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Strengthen Your Marriage: Respect


Day three of this five-day series on strengthening your marriage focuses on respect.

  1. Communication
  2. Kindness
  3. Respect
  4. Humility & Forgiveness
  5. Quality Time

Respect and love go hand in hand, and it’s difficult to have one without the other. While love is based on admiration, you cannot admire someone who you do not respect. The loss of respect in a marriage often happens like a slow drip. Gradually the difficulties, the arguments and the negative views eat away at the way you view your spouse and reduce your perspective to a sad state. Rebuilding respect is possible, but it requires hard work and dedication. There is a need for a concentrated effort, and a change of behavior needs to take place.

Change YourAttitude

Those little snide remarks and put downs? The passive-aggressive comments? They need to stop. And to help you filter your words, you must first filter your thoughts. When you lack respect for someone, a single annoyance can push you off the edge… “Why do they always do that? Why is this so difficult to understand? Why is he always so stupid!”

Once it becomes habit, reigning in the stream of negative thoughts can be difficult, but it’s necessary to start looking at your spouse in a better light. Focusing on the negative traits of another person will always increase your disdain and decrease your respect.

If you are struggling with releasing anger or resentment aimed towards your spouse, couples or individual therapy to find the root cause can be greatly beneficial. Some feelings can run deep and long-standing negative views of your spouse can at times require outside help to resolve.

Give Freely

Let go of the notion that your spouse needs to earn your respect. Even if you do not feel that your spouse’s actions deserve your admiration, your spouse does. Your marriage and the family you’ve created also deserve your respect. Separate your spouse’s current behaviors from who they are as a person. Reflect on the traits that first drew you to them and focus on how they contribute to your marriage and family. You will never regret treating your spouse with respect or adjusting your actions to create a more positive environment.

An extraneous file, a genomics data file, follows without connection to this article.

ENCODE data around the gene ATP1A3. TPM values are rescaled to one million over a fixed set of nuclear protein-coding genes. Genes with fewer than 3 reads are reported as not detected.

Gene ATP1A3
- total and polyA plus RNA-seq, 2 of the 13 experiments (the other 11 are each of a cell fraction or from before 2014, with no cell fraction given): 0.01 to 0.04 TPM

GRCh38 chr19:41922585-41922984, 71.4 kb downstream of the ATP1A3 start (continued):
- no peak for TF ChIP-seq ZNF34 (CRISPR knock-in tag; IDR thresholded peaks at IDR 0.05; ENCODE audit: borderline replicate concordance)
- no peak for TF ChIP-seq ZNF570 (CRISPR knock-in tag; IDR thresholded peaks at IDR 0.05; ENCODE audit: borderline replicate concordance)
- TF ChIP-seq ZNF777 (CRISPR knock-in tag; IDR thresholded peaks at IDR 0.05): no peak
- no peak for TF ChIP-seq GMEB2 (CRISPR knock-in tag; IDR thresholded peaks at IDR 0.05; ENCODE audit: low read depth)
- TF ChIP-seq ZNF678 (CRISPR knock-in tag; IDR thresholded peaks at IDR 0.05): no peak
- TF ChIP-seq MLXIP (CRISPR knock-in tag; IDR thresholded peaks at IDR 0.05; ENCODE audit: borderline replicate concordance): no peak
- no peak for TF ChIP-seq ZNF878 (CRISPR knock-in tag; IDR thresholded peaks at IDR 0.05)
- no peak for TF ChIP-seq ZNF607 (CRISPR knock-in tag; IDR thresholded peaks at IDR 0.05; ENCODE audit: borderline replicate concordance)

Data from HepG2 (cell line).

Don’t Condone Mistreatment

From either of you. Getting back at one another, using hurtful words or reacting angrily will only fuel the downward spiral. Decide to act in a respectful manner towards your spouse. If they are struggling to treat you respectfully, voice your concerns using healthy communication techniques. For example, “I feel upset when you come home two hours late without calling me because I was worried about you and it hurt my feelings that you missed our dinner. Can you please call me the next time you know you are going to be late?” While you cannot control your spouse’s reaction, you can show them in a respectful way where your boundaries are. It goes back to the saying – “You teach people how to treat you” – if you continually allow your spouse to treat you in a disrespectful manner without voicing your concerns, they will continue to believe that it is okay to behave in that manner. Don’t assume that they know where your boundaries are, take the time to communicate them in a productive way.

Let Down Your Walls

Many times disrespectful comments and actions result from a previous hurt or sense of injustice. When we are hurt, feel taken advantage of, or feel mistreated, it can be easy to guard your heart and emotions. Building emotional walls to protect your feelings will harden your view towards your marriage and spouse. It takes a leap of faith to be the first one to open up and to take that chance. It may feel like you are walking out on a narrow limb, but if neither of you takes the first step, your relationship will not have the opportunity to heal or improve. Sometimes all it takes to make a fundamental change is for one person to show the strength of their love and their dedication to the marriage.

Tomorrow’s Topic: Humility & Forgiveness

Strengthen Your Marriage: Respect

Amy Bellows, PhD

Amy Bellows holds a PhD in Psychology and has had the opportunity to work in various settings including leading adolescent group therapy sessions, working with victims of sexual assault, helping woman inmates adjust to post-prison life, conducting parenting education classes and assisting with drug and alcohol dependency treatment plans. The unique challenges and opportunities that come along with being a part of a step-family is a special interest of hers. Amy is currently working in the corporate environment with a interest in group dynamics and change management. You can find her on her website, or on Twitter @AmyBellowsPhD.

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APA Reference
Bellows, A. (2015). Strengthen Your Marriage: Respect. Psych Central. Retrieved on May 31, 2020, from


Last updated: 3 Oct 2015
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